Arturs Ivanovs, CEO and co-founder, says the Philadelphia, P.A.-based company will raise up to $16 million this December via an initial coin offering, with the proceeds meant to hire more people in engineering, sales and operations.
Although the primary purpose of FIC is to improve upon origination and selling via bank middlemen, Ivanovs hopes it would also develop into a crypto-currency fixed-income market: “We want to recreate a traditional market infrastructure for the crypto world, to enable the listing, trading and securitization of interest-earning bonds.”
Today options for people holding crypto assets such as Bitcoin and Ether are limited to equity-like or utility tokens.
The Ripple of bonds?
The decentralized platform he and his team are trying to create is called FIC Network.
“We want to assert ourselves as the blockchain solution for fixed income, just as Ripple is to payments,” Ivanovs told DigFin.
Jeb McCaleb, a founder behind Ripple, as well as Stellar.org and early bitcoin exchange Mt. Gox, is serving as an advisor to Factury. The startup is not only taking a page out of Ripple’s playbook in how to establish market presence in the crypto world; it is using Stellar’s technology.
The company’s officers argue that securitization in the traditional world is too expensive and opaque. Investors in mortgage-backed securities and other ABS instruments often lack visibility at the loan-specific level of a bundle of assets. They rely instead of credit rating agencies, auditors and test samples – a dependence that proved fatal during the sub-prime mortgage craze of the 2000s.
Decentralizing the process should change the relationship between borrowers, packagers of loans such as investment banks, and the investors who buy them.
There remains a technical hurdle to realizing this vision: security. Factury is raising money in part to address the issues around how to ensure the tokenization of cashflow data is protected, and how to permission different layers of disclosure at different stages of transactions.
“This layering of privacy has not yet been solved,” Ivanovs said. But in theory it would allow more transparency, much faster settlement, and much lower costs to investors across all types of fixed income and credit derivatives, he says.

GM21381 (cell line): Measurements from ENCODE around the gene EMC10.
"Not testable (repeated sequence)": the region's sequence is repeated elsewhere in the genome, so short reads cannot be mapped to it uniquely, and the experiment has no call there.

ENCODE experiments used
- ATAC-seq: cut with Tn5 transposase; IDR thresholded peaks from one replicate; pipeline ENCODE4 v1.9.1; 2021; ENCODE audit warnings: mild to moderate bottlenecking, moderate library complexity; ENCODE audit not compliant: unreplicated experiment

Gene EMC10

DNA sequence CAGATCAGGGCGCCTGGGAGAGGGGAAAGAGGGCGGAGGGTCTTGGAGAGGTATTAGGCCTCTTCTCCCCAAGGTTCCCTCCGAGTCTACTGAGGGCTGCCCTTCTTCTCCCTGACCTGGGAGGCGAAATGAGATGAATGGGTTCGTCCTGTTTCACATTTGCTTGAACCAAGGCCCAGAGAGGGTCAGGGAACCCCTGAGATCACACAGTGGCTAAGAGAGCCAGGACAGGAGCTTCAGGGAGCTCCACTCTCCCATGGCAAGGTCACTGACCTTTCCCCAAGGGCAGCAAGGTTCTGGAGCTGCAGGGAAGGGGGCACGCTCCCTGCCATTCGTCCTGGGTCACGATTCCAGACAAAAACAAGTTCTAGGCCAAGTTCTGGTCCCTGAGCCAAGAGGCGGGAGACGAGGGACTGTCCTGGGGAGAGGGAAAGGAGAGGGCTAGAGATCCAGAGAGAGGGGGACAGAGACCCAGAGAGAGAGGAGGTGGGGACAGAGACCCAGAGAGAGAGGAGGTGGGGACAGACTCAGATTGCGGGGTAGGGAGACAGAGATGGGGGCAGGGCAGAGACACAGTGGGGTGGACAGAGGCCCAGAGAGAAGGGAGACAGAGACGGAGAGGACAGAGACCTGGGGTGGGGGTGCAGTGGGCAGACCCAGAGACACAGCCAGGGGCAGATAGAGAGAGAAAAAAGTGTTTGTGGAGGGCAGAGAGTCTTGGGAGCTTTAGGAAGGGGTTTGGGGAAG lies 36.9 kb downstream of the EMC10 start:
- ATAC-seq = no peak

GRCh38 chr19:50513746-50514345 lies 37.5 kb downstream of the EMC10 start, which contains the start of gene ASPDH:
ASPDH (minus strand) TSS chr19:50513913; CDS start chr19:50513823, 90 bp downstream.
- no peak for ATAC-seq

This is how it works in theory:
A distributed ledger would enable the sharing of information at a granular level, varying from credit scores to underwriting procedures, secured at varying levels of privacy or permissions.
By using blockchain to tokenize cashflows, FIC Network could recast the way ABSs are tranched and rated. For example, payment schedules of a loan (or batch of loans) could be teased out and sold at different prices, reflecting the difference in risk of default over time.
“This would be good for insurance companies and other investors who need to manage assets and liabilities, because it would allow them to manage their portfolios on a daily basis,” Ivanovs said.
By fractionalizing loans this way, it can create a new asset class within the ABS world. “A new layer of tokenized cashflows will emerge,” he said.
FIC Network’s ledger would ensure information is shared and payments made, with varying levels of disclosure among investment banks, investors, appraisors, credit rating agencies and law firms.
A public level would cover basic asset terms, such as maturity, principal size and coupon dates. Lenders could then opt to share more detailed information with arrangers or investors, including credit scores, collateral and geography (FIC has developed 120 factors).
A third, most private level of disclosure would be triggered when a hedge fund or other buyer becomes the owner of an asset, such as the names of the end borrower, and identifiers such as social-security numbers in the U.S.
Ivanovs co-founded Factury in 2016. He is Latvian, and witnessed the near-destruction of his country’s economy in the wake of the 2008 global financial crisis, which left him thinking about more transparent, safer models. He worked for the Latvian government and business interests in real estate and other sectors, before moving to the U.S. to set up Factuary.
His partners are Alvar Soosaar, COO in Philadelphia, who has 20 years experience running fixed-income portfolios; and Aigars Staks, CTO in Latvia, who has worked on large-scale tech projects for the likes of PwC and Microsoft.
Backers of the company include Boost VC, Startup Bootcamp NYC, and Bialla Venture Partners. A big-four accounting firm whom Ivanovs declined to name is also advising the startup.